What is Sialoadenitis?
Sialoadenitis is an inflammation or infection of one or more of your salivary glands. A small stone can block the salivary gland and cause inflammation. Infection may be caused by a virus or bacteria. You can develop sialoadenitis on one or both sides of your face. You may have sialoadenitis once, or it may come back and last a long time.
How common is Sialoadenitis?
Please discuss with your doctor for further information.
What are the symptoms of Sialoadenitis?
Fever, chills, and unilateral pain and swelling develop. The gland is firm and diffusely tender, with erythema and edema of the overlying skin. Pus can often be expressed from the duct by compressing the affected gland and should be cultured. Focal enlargement may indicate an abscess.
There may be some symptoms not listed above. If you have any concerns about a symptom, please consult your doctor.
When should I see my doctor?
If you have any signs or symptoms listed above or have any questions, please consult with your doctor. Everyone’s body acts differently. It is always best to discuss with your doctor what is best for your situation.
What causes Sialoadenitis?
Sialoadenitis usually occurs after decreased flow of saliva (hyposecretion) or duct obstruction, but may develop without an obvious cause. Saliva flow can be reduced in people who are sick or recovering from surgery, or people who are dehydrated, malnourished, or immunosuppressed. A stone or a kink in the salivary duct can also diminish saliva flow, as can certain medications (such as antihistamines, diuretics, psychiatric medications, beta-blockers, or barbiturates). It often occurs in chronically ill people with dry mouth (xerostomia), people with Sjogren syndrome, and in those who have had radiation therapy to the oral cavity.
Sialoadenitis is most commonly due to bacterial infections caused by Staphylococcus aureus. Other bacteria which can cause the infections include include streptococci, coliforms, and various anaerobic bacteria. Although less common than bacteria, several viruses have also been implicated in sialoadenitis. These include the mumps virus, HIV, coxsackievirus, parainfluenza types I and II, influenza A, and herpes.
What increases my risk for Sialoadenitis?
There are many risk factors for Sialoadenitis, such as:
- Old age
- Chronic disease (especially patients with dry mouth or dehydration)
Diagnosis & treatment
The information provided is not a substitute for any medical advice. ALWAYS consult with your doctor for more information.
How is Sialoadenitis diagnosed?
Diagnosis is usually made by clinical exam but a CT scan, MRI scan or ultrasound may be done if the doctor suspects an abscess or to look for stones.
How is Sialoadenitis treated?
The treatment of sialoadenitis depends on what type of microbe is causing the infection. If the infection is bacterial, an antibiotic effective against whichever bacteria is present will be the treatment of choice. If the infection is due to a virus, such as herpes, treatment is usually symptomatic but may include antiviral medications.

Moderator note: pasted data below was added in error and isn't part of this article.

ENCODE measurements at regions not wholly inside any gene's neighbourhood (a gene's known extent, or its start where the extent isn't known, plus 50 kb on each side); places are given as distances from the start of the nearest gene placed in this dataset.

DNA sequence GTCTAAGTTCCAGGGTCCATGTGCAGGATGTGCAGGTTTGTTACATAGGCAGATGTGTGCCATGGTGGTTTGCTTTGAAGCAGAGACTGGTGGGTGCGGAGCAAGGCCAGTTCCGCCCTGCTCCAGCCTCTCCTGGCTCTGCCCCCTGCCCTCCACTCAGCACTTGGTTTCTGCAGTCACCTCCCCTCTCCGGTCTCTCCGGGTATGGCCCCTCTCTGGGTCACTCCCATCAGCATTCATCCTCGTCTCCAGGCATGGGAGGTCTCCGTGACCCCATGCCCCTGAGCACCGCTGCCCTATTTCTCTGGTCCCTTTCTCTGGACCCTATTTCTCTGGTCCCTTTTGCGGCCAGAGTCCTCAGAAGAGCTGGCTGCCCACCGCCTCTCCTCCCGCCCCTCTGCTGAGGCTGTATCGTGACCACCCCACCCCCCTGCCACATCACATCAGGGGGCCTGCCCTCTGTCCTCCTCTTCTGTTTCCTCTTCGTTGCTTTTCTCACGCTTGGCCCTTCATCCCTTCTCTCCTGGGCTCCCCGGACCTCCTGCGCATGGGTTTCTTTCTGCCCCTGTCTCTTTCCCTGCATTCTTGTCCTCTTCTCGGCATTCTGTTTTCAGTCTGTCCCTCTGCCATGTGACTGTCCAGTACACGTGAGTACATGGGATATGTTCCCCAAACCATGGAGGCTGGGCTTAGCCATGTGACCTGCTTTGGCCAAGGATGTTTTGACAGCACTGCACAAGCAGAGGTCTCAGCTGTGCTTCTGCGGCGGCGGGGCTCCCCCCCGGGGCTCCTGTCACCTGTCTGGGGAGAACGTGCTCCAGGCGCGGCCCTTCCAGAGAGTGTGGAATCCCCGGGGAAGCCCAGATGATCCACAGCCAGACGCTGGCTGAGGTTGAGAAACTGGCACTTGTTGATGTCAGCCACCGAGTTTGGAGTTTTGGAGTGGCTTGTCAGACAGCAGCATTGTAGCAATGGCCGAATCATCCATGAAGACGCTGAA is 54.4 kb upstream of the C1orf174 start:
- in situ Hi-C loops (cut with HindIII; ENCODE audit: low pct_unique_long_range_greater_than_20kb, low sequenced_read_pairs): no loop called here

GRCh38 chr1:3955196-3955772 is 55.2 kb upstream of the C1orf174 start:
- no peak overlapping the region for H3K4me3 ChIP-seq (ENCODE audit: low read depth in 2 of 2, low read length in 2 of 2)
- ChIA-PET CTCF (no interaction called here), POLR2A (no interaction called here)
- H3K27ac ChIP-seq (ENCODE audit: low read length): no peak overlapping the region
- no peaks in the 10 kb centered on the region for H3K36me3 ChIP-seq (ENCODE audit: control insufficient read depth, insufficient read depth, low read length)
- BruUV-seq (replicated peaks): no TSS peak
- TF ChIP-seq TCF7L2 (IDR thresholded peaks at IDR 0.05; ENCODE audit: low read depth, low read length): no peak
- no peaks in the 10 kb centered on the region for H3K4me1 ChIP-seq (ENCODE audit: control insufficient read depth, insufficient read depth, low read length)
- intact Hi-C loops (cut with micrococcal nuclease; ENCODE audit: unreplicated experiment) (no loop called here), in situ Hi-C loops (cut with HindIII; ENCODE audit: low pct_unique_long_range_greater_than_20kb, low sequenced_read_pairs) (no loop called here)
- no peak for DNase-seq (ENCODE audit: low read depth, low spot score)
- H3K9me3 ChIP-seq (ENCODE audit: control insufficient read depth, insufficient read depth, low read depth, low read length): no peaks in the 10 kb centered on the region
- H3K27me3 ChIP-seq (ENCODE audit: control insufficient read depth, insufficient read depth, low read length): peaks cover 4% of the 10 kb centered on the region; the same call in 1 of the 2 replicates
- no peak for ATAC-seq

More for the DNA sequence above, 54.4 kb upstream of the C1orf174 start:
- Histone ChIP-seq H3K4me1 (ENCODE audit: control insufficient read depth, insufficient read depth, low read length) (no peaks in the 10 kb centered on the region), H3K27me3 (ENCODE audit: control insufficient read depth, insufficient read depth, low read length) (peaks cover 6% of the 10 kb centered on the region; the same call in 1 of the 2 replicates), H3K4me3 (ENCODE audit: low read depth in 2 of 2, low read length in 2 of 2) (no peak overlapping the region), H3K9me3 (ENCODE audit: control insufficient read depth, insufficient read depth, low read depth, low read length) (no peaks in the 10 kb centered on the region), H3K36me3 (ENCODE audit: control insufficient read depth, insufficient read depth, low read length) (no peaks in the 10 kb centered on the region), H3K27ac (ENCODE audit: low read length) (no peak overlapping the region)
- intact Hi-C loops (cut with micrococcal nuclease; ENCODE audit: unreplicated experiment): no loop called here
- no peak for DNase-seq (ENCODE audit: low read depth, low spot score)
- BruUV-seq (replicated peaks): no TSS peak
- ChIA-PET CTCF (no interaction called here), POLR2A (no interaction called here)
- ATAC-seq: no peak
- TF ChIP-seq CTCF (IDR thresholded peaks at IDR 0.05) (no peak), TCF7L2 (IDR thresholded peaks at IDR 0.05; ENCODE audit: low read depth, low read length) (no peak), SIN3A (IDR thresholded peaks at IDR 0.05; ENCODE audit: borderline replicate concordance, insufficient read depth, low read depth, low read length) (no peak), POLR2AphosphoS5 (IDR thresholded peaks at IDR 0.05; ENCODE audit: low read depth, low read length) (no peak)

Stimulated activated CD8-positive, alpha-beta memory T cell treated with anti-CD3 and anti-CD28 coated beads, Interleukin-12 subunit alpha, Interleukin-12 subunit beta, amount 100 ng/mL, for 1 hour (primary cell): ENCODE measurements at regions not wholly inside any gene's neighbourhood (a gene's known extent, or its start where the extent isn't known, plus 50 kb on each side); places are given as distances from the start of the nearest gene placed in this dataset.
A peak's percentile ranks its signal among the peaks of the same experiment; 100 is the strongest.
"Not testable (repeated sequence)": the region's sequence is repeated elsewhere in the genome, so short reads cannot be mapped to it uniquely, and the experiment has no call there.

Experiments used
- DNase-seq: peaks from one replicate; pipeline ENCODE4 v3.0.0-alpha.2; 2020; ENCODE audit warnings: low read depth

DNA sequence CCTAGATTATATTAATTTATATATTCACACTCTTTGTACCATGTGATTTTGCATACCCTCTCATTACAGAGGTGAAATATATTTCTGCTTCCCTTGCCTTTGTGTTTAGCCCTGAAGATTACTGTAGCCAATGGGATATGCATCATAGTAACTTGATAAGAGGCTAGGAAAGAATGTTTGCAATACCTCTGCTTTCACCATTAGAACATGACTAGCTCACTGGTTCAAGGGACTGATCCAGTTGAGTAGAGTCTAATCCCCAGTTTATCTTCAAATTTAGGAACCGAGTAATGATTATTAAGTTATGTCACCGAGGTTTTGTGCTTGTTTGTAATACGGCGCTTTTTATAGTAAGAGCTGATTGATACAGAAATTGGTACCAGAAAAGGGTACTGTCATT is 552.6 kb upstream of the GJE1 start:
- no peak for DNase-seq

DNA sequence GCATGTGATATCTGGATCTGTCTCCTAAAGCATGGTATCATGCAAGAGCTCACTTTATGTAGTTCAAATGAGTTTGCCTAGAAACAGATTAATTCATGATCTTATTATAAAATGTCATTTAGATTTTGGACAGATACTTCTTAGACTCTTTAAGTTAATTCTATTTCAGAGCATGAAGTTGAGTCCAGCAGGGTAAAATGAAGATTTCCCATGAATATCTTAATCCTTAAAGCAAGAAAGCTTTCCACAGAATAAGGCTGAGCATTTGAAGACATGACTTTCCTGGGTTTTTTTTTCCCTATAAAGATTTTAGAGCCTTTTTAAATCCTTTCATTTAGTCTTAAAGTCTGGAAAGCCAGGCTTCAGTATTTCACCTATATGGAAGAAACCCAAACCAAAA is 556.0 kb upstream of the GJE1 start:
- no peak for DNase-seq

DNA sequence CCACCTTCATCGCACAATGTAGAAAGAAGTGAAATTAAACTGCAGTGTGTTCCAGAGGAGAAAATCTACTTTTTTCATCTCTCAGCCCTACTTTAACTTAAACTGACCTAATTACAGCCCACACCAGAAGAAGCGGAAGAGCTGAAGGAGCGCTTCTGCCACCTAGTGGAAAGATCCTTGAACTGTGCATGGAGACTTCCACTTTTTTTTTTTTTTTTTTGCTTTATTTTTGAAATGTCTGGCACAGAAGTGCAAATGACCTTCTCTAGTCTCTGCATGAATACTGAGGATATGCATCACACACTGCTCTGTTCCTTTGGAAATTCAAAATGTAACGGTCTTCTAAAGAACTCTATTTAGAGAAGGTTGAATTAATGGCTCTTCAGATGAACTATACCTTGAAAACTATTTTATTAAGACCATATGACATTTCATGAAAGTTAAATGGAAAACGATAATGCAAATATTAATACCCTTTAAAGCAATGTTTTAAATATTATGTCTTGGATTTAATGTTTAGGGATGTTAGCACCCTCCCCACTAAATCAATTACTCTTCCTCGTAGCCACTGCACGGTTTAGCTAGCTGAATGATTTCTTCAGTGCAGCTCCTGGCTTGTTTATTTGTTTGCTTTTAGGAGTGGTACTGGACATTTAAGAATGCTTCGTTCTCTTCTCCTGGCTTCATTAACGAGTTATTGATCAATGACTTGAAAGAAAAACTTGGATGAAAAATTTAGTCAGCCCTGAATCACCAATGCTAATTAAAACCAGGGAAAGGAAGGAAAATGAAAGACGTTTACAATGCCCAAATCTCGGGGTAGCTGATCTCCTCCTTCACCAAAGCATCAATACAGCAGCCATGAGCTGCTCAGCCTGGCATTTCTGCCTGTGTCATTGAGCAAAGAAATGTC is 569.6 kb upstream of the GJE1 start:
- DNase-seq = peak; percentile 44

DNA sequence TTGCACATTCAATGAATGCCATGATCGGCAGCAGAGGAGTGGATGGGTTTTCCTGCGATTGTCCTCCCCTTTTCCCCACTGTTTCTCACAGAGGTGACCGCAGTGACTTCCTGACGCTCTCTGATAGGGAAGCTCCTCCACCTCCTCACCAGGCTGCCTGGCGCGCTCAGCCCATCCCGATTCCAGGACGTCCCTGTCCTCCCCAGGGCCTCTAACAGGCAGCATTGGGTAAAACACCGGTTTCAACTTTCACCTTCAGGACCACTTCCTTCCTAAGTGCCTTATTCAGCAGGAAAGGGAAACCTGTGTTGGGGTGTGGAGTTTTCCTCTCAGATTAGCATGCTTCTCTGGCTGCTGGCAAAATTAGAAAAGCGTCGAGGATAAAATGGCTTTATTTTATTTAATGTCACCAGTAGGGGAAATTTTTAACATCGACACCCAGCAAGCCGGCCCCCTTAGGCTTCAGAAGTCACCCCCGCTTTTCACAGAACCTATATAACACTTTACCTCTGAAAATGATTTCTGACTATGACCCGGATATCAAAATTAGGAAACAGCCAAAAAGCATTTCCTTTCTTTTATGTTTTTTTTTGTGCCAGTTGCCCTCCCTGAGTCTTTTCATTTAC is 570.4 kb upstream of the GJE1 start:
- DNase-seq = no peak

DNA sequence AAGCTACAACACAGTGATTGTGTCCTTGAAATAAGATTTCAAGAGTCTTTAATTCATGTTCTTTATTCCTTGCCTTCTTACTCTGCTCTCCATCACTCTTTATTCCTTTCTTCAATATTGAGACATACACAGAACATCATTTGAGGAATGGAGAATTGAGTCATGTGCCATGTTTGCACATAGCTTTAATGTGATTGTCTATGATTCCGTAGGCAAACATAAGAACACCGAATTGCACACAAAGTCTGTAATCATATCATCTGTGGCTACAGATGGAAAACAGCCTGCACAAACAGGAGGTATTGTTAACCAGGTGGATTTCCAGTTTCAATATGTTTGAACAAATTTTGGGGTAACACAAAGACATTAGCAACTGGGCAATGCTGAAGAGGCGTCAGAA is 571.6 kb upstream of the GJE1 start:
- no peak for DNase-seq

In addition, since sialoadenitis usually occurs after decreased flow of saliva (hyposecretion), patients are usually advised to drink plenty of fluids and eat or drink things that trigger saliva flow (such as lemon juice or hard candy). Warm compresses, and gland massage may also be helpful if the flow is obstructed in some way. Good oral hygiene are also important. Occasionally an abscess may form which needs to be drained especially if it proves resistant to antibiotics (or antiviral medication).
In rare cases of chronic or relapsing sialoadenitis, surgery may be needed to remove part or all of the gland. This is more common when there is an underlying condition which is causing the hyposecretion.
Lifestyle changes & home remedies
What are some lifestyle changes or home remedies that can help me manage Sialoadenitis?
The following lifestyles and home remedies might help you cope with Sialoadenitis:
- Drinking liquids: Adults should drink about 9 to 13 cups of liquid each day. One cup is 8 ounces. Good choices of liquids for most people include water, juice, and milk. Coffee, soup, and fruit may be counted in your daily liquid amount. Ask your caregiver how much liquid you should drink each day.
- Keep your mouth moist: Suck on hard candy or chew sugarless gum to get your saliva flowing. Sour and tart flavors such as lemon and orange will help get saliva to flow. This will help keep your mouth moist and help push out a stone blocking your salivary duct.
- Rinse your mouth: Use water or mouthwash to clean out pus that may be draining into your mouth.
- Massage your jaw: Massage the area of your swollen gland. This may help relieve swelling and pain by pushing the pus out of the gland.
- Apply heat: Place a warm, moist cloth on the area.
If you have any questions, please consult with your doctor to better understand the best solution for you.
Hello Health Group does not provide medical advice, diagnosis or treatment.
Review Date: May 11, 2018 | Last Modified: May 11, 2018
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